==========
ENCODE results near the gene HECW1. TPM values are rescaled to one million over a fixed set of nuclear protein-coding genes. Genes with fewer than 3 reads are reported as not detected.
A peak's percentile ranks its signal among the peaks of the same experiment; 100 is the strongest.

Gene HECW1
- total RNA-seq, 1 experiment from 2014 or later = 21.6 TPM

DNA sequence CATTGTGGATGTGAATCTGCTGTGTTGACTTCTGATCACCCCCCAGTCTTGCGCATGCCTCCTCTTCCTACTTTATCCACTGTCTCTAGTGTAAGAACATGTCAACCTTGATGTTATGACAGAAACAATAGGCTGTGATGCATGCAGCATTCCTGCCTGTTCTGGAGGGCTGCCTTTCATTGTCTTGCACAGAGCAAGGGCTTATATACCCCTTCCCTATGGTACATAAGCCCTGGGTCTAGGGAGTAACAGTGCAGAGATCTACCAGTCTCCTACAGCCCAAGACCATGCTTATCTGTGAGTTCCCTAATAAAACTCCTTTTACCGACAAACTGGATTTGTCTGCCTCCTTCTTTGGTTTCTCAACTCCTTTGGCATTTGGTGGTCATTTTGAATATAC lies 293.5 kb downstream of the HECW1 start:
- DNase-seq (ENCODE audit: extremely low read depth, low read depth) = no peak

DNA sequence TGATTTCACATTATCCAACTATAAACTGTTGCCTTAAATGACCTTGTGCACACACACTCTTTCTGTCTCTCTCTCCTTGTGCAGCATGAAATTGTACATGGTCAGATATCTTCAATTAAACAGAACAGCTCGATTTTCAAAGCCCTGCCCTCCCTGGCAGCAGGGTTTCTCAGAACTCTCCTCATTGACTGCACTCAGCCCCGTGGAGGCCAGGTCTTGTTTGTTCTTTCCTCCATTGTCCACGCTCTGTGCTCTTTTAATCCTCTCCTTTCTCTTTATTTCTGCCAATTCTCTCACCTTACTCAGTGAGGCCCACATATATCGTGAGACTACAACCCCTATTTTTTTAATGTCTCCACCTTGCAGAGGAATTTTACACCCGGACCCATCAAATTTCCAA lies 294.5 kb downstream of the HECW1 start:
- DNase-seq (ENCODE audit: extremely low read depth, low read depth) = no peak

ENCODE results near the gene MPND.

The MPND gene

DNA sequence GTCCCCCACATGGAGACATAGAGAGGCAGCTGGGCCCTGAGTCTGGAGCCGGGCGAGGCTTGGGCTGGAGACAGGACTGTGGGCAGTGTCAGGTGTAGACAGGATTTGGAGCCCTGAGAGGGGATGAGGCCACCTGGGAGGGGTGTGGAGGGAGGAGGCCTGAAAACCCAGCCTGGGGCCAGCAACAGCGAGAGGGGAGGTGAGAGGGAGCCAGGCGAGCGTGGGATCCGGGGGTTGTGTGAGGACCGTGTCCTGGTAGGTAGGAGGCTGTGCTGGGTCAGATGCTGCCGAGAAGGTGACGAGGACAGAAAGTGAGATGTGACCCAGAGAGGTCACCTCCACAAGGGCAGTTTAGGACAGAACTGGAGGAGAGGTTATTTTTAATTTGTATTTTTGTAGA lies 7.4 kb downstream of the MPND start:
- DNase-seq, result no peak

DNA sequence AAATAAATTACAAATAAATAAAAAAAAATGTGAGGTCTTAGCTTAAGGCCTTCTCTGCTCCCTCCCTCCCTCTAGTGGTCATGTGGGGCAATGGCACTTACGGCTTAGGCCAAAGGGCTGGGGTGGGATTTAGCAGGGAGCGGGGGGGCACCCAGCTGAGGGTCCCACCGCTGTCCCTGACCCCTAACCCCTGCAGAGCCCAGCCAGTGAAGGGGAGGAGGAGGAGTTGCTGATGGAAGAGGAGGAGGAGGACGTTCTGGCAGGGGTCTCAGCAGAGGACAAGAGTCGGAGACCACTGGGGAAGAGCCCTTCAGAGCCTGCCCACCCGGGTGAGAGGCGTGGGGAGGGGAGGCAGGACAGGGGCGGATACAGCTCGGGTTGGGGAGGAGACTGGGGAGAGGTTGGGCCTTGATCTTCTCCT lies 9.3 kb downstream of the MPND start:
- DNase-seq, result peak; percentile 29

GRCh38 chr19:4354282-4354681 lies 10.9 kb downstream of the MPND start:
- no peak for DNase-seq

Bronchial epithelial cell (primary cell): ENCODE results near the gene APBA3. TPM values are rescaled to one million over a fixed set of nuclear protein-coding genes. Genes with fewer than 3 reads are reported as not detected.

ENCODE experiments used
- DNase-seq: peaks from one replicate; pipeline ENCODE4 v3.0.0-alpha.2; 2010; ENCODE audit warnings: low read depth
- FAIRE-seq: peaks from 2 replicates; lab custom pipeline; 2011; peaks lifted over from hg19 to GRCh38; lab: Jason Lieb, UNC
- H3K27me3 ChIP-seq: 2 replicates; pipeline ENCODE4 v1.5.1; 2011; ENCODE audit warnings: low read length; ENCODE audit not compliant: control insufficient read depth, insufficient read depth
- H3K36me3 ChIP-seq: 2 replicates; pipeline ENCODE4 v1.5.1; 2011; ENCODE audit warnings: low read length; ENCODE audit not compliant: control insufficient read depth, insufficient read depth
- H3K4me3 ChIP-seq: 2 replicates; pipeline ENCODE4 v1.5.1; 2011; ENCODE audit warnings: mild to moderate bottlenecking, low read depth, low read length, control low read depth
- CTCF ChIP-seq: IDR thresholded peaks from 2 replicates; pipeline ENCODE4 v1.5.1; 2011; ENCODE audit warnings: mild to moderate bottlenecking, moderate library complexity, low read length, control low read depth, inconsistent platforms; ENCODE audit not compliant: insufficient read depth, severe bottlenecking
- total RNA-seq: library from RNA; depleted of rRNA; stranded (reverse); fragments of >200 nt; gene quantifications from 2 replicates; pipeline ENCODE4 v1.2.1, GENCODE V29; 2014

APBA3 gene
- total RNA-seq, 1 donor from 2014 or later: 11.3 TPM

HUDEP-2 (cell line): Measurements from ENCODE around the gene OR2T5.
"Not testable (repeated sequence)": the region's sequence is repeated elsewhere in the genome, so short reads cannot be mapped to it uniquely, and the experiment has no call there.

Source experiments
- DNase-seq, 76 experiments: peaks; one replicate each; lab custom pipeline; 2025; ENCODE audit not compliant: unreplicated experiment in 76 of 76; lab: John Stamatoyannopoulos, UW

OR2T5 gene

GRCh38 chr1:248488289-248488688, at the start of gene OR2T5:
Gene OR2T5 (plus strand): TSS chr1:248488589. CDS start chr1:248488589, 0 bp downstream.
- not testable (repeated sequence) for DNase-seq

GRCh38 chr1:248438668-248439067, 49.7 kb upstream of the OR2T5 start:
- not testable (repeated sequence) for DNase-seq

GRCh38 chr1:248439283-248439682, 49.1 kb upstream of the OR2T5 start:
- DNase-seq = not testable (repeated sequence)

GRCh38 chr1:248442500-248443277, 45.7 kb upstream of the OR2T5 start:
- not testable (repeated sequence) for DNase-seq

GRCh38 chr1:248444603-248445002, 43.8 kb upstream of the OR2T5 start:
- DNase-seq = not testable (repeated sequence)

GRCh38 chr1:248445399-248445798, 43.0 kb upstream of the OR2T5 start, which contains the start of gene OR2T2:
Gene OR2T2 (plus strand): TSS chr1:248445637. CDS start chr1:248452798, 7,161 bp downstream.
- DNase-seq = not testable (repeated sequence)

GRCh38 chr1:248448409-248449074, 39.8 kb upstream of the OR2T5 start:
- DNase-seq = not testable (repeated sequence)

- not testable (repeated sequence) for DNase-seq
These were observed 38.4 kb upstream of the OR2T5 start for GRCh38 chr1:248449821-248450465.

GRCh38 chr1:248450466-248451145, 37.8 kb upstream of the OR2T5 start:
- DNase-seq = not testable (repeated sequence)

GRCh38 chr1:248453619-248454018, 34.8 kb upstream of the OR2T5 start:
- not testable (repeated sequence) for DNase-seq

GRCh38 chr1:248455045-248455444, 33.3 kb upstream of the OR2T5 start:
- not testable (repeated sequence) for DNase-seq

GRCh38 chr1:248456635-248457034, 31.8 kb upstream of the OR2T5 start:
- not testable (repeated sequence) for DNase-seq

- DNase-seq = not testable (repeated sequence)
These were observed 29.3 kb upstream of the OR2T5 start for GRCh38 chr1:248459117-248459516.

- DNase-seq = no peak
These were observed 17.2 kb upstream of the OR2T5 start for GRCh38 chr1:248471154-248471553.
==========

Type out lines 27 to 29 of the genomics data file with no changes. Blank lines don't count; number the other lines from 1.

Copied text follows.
- total RNA-seq, 1 donor from 2014 or later: 11.3 TPM

HUDEP-2 (cell line): Measurements from ENCODE around the gene OR2T5.
"Not testable (repeated sequence)": the region's sequence is repeated elsewhere in the genome, so short reads cannot be mapped to it uniquely, and the experiment has no call there.